Deputy Prime Minister Nick Clegg has dismissed calls for a change in the law to ensure that people in polling station queues can cast their vote.
Hundreds of people queued for more than three hours at five polling stations in Sheffield during May's general election and 500 were unable to vote at all.
Sheffield Heeley's Labour MP Meg Munn said there should be a change in the law so people in queues can vote.
Mr Clegg, MP for Sheffield Hallam, said the problem was "lack of organisation".
At Commons question time, Ms Munn asked: "Why have you not taken the opportunity of legislation currently before Parliament to change the law so that in future, all those in the polling stations at close of poll are allowed to vote?"
The Parliamentary Voting Systems and Constituencies Bill has cleared the Commons and is now going through the House of Lords.
Sheffield City Council is to train more staff to handle queues at polling stations after the problems in May, which it has admitted were "embarrassing".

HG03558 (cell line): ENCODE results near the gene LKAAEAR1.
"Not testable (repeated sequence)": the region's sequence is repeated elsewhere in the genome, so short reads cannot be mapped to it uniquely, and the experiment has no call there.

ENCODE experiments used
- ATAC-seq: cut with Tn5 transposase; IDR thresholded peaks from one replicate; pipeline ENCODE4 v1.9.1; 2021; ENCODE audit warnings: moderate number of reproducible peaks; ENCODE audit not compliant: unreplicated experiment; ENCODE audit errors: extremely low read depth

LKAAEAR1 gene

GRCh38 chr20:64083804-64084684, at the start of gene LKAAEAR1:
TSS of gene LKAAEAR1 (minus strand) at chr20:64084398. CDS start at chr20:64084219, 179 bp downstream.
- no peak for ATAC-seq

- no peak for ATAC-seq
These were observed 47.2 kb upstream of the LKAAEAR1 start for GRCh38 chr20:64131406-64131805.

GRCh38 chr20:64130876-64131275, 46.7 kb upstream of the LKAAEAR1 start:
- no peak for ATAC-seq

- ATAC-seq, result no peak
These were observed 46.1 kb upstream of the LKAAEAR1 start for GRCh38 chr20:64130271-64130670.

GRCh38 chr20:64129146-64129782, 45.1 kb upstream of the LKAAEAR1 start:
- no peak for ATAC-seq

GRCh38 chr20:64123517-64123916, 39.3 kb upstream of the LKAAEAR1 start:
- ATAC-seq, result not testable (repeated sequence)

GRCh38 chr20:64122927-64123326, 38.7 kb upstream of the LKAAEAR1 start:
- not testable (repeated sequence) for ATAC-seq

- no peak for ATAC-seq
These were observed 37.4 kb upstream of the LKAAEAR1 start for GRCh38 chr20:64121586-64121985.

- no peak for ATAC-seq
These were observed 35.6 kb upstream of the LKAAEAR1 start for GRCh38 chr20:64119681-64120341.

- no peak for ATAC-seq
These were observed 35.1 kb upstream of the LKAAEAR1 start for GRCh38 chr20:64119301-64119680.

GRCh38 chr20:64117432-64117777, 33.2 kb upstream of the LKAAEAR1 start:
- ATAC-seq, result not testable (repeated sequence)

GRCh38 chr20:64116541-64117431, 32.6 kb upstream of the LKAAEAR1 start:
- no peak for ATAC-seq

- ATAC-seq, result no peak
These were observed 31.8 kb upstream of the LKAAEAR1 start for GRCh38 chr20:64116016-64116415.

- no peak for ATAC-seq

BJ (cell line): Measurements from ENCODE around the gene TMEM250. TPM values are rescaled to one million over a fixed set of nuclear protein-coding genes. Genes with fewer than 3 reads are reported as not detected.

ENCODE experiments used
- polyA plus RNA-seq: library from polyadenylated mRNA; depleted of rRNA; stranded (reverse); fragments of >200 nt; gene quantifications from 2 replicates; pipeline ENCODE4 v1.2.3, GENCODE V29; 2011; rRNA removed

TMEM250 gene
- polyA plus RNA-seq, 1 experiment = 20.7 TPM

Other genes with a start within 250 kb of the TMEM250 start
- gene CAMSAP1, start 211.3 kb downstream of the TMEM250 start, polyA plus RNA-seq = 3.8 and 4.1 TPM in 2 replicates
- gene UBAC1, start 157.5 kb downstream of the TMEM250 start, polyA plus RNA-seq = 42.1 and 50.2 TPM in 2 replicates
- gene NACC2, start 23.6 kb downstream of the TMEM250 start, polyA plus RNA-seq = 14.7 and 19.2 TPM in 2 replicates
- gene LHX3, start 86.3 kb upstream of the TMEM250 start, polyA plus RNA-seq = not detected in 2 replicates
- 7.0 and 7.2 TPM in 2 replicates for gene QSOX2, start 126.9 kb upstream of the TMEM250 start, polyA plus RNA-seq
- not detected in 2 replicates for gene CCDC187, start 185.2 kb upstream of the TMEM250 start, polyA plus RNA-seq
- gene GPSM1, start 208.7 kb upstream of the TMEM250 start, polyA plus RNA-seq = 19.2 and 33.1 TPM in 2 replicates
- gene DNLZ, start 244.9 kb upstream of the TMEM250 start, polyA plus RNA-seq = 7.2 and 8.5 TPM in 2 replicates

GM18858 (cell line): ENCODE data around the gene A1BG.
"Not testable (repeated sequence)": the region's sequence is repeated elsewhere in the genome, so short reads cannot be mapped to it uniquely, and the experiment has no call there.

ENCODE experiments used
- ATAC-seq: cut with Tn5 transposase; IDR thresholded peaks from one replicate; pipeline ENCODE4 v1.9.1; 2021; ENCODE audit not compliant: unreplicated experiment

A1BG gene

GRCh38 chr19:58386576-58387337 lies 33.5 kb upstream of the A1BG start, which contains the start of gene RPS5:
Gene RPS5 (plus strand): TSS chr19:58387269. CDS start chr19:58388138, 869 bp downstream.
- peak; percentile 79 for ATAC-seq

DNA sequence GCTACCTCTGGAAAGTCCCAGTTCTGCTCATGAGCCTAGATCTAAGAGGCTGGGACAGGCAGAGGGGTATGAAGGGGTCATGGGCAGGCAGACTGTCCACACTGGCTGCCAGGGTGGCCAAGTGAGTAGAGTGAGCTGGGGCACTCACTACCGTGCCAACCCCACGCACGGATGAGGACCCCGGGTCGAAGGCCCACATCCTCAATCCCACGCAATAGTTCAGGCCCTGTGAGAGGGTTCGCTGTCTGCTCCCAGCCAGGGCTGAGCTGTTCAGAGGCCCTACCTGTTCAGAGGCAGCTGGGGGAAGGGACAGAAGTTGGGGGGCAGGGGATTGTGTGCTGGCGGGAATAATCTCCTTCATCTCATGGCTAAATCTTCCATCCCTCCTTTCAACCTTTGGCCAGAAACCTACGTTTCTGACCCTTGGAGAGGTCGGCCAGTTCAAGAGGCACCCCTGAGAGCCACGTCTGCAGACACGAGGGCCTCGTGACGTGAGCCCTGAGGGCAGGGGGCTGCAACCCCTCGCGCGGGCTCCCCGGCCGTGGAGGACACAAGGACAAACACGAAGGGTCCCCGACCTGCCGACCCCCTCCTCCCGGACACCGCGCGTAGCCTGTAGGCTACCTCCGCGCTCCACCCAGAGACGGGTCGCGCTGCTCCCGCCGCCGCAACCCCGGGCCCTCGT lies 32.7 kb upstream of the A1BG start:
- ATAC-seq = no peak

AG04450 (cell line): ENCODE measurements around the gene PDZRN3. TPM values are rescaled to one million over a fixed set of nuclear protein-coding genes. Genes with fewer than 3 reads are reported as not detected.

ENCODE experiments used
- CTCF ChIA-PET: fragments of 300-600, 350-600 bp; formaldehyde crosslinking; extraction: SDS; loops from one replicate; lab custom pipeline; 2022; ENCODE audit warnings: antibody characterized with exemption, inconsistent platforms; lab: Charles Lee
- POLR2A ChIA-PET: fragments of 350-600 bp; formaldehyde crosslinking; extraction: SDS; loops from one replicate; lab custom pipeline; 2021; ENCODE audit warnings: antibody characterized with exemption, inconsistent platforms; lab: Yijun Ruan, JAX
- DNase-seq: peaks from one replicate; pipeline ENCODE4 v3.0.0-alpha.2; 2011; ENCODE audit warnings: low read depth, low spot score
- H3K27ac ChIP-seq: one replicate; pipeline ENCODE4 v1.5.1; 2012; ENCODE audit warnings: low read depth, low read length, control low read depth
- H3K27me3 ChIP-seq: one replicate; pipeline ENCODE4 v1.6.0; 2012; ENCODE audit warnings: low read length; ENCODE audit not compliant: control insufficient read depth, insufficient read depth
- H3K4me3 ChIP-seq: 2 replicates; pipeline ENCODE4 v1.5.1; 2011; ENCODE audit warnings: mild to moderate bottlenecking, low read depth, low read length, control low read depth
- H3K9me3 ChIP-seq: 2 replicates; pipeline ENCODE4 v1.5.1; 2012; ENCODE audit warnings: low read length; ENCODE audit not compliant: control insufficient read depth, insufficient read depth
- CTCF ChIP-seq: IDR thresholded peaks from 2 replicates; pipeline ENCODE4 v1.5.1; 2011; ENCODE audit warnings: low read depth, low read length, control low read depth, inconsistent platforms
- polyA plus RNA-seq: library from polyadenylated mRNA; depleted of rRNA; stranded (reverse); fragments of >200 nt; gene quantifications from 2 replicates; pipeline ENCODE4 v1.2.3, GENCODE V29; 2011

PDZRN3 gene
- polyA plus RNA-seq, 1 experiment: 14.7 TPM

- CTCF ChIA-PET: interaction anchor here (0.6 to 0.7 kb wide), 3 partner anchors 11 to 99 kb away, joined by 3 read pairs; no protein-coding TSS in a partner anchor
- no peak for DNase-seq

Mr Clegg said: "I'm acutely aware of the problem - I visited the polling stations several times on that day and saw the huge queues of people, many of whom who were in the end denied their democratic right to exercise a vote.
"The question then is - what do we do about it? I just so happen to think in this particular instance, simply passing a law won't deal with the problem.
"The problem was a lack of resources, the problem was poor organisation by the returning officer in Sheffield, who acknowledged as much. That's what we need to address - not always simply reach for the statute book."
Mr Clegg was standing in for David Cameron, who is on a trade visit to China and South Korea.